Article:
I know we can make this happen. Please forward widely.

http://www.thirteen.org/reel13/vote/

Trans Lives Matter! Justice for Islan Nettles.

Synopsis
A powerful and intensely moving document of a community vigil for Islan Nettles a transgender Womyn of Color. Because the brutal and increasing attacks on Trans Womyn of Color are outrageous their oppression causes outrage. Because healing and action tighten our fists and boom our voices. -supported by Ciy Lore & Bronx Documentary Center (BDC)

“Human trafficking, whether for sex or labor, is the number one issue facing women in the world. We think there is a central moral challenge of our time: It’s the brutality that so many people face in our time because of their gender.” — Sheryl WuDunn, the first Asian American reporter to win a Pulitzer Prize, during a speech at UW - Eau Claire (via 18mr)

(via fascinasians)

robin-sparkles:

Oh man, I cried so hard when Fred got eliminated from America’s Next Top Model.

robin-sparkles:

Oh man, I cried so hard when Fred got eliminated from America’s Next Top Model.

(via thepsychicclam)

Oct 20

cw-shows:

What does Hollywood typically get wrong about Latino portrayals? That we all walk around with a sombrero on our head, a jalapeño in our hand and a taco in the other one. That’s never been reality. We all are proud of where we come from, no matter what religion or culture we’re in. We all love our family; we all love our tradition. That pride does not go anywhere. But do we wear a flag on our shoulder? No. Are we always speaking Spanish and pregnant? No. That is so very far few and between, and that goes across the board. There is nobody exempt of going through hardships or going through success. What we get incorrect in this industry is that the Latino story is different than any other story. Or the black story is any different than any other story. We don’t want to only be limited to our world, or our skin color. We want to transcend. We want to be invited to the same party as everybody else. (x)

cw-shows:

What does Hollywood typically get wrong about Latino portrayals? That we all walk around with a sombrero on our head, a jalapeño in our hand and a taco in the other one. That’s never been reality. We all are proud of where we come from, no matter what religion or culture we’re in. We all love our family; we all love our tradition. That pride does not go anywhere. But do we wear a flag on our shoulder? No. Are we always speaking Spanish and pregnant? No. That is so very far few and between, and that goes across the board. There is nobody exempt of going through hardships or going through success. What we get incorrect in this industry is that the Latino story is different than any other story. Or the black story is any different than any other story. We don’t want to only be limited to our world, or our skin color. We want to transcend. We want to be invited to the same party as everybody else. (x)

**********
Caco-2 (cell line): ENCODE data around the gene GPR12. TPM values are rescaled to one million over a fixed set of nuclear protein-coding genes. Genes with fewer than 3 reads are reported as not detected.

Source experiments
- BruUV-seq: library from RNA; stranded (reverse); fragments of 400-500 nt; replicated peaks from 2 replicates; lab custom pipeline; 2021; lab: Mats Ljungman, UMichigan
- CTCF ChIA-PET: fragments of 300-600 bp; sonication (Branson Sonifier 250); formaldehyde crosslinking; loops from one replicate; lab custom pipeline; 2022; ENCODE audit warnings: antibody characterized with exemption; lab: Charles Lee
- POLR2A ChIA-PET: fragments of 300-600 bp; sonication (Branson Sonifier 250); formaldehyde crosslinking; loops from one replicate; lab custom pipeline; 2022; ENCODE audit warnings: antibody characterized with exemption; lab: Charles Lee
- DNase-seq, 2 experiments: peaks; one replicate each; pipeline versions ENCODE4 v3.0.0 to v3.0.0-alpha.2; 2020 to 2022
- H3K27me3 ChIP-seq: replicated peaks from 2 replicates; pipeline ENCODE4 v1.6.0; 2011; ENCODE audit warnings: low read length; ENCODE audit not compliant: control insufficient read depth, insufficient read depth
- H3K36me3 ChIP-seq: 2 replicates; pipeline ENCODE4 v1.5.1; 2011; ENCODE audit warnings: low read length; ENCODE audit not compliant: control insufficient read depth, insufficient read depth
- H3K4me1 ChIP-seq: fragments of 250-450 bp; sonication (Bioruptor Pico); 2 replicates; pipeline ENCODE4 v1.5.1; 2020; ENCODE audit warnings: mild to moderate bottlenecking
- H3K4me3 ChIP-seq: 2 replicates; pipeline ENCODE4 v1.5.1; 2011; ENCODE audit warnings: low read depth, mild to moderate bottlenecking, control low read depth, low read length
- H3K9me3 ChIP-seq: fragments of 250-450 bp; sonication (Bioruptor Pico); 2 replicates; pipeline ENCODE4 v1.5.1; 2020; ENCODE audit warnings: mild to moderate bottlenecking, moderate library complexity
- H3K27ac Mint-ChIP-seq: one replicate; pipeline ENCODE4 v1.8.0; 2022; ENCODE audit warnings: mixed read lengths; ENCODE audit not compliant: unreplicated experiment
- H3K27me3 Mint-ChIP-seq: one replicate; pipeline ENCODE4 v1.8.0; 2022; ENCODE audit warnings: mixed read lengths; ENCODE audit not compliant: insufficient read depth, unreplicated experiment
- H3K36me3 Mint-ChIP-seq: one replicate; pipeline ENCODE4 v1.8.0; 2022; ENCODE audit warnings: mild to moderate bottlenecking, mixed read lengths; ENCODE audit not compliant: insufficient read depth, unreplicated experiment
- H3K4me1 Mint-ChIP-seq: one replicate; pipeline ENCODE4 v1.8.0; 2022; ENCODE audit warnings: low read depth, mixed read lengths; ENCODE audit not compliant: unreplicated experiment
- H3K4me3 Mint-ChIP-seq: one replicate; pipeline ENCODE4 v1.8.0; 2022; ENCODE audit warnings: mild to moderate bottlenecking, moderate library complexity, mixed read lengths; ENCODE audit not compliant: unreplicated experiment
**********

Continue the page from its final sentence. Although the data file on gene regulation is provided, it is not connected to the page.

(via heroics)

the-disney-elite:

We all knew it was coming, but here’s the first *official* announcement.
(For more info on Moana, click here.)

the-disney-elite:

We all knew it was coming, but here’s the first *official* announcement.

(For more info on Moana, click here.)

(via fyeahlilbit3point0)

I did go to school for Marine Biology, but the cool thing is… the greatest thing for me is that Polynesians, our gods, Kahoali, Maui, all these water gods, so it’s really cool and a honor to be playing a [water] character. And there’s not too many brown superheroes, so I’m really looking forward to representing the Polynesians, the natives.

My family are some of the greatest water men on earth. I’m not, but I’m going to go train with them. But it’s really an honor just being a Polynesian. And water is the most important thing in this world and we all know it. It’s cool be a part of DC’s universe.

” — Jason Momoa on getting to play Aquaman

(Source: fyeahlilbit3point0)

[video]

How Jimi Hendrix's race became his 'invisible legacy' -

(Source: blackrockandrollmusic, via popthirdworld)